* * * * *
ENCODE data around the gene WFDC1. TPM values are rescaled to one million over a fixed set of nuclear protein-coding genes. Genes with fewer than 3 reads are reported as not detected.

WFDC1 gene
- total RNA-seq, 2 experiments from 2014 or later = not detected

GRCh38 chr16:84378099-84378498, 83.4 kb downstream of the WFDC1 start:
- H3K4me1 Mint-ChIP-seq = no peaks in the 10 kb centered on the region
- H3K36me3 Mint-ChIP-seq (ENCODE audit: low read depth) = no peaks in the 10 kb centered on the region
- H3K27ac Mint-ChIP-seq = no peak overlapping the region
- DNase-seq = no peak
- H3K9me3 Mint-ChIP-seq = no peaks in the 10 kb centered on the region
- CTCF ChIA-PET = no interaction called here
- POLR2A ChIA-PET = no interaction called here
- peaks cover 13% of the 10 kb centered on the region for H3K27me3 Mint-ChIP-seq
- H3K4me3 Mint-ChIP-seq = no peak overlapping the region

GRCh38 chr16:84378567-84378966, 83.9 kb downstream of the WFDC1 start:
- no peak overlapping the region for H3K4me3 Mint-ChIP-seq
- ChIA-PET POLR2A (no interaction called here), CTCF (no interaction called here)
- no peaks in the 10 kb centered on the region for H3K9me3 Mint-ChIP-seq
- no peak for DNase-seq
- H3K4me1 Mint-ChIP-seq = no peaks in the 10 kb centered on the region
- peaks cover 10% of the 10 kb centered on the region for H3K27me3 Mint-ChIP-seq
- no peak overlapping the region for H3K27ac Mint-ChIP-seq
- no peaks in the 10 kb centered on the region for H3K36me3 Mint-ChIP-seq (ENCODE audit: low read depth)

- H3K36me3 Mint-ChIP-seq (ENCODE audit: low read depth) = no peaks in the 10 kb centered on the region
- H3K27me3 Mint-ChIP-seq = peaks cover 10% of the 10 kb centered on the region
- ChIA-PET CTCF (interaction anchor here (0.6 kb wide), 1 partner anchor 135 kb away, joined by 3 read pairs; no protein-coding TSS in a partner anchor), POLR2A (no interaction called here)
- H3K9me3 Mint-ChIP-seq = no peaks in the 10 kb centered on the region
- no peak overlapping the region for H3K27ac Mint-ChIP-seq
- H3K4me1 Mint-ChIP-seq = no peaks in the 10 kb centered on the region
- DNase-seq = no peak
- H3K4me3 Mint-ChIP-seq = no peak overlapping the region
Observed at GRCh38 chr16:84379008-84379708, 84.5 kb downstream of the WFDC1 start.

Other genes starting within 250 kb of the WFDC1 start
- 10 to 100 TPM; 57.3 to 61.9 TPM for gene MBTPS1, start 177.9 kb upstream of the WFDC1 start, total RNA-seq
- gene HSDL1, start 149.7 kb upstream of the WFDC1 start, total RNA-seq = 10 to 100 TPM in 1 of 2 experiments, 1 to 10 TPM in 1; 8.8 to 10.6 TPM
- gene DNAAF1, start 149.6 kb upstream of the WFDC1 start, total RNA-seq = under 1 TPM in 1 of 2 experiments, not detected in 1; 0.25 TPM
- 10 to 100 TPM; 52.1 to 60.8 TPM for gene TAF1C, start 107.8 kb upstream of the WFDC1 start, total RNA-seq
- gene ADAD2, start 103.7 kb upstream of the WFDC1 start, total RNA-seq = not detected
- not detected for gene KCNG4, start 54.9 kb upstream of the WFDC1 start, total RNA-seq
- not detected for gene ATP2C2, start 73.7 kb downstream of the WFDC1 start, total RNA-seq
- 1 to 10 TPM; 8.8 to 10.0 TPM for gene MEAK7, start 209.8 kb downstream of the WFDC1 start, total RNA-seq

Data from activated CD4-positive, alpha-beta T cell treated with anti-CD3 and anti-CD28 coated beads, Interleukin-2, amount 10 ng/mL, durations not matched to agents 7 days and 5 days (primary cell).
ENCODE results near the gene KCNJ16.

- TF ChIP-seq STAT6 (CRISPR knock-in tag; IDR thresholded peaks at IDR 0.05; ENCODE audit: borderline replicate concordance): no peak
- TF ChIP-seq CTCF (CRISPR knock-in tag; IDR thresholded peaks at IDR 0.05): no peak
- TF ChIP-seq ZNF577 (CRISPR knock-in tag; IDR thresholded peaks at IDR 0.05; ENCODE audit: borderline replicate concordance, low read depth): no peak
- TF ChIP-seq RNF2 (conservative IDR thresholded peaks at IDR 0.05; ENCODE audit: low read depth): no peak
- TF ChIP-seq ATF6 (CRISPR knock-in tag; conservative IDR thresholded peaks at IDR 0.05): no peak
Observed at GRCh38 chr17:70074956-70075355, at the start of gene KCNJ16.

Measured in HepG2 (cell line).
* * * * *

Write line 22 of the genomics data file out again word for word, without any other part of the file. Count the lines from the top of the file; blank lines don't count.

- no peaks in the 10 kb centered on the region for H3K36me3 Mint-ChIP-seq (ENCODE audit: low read depth)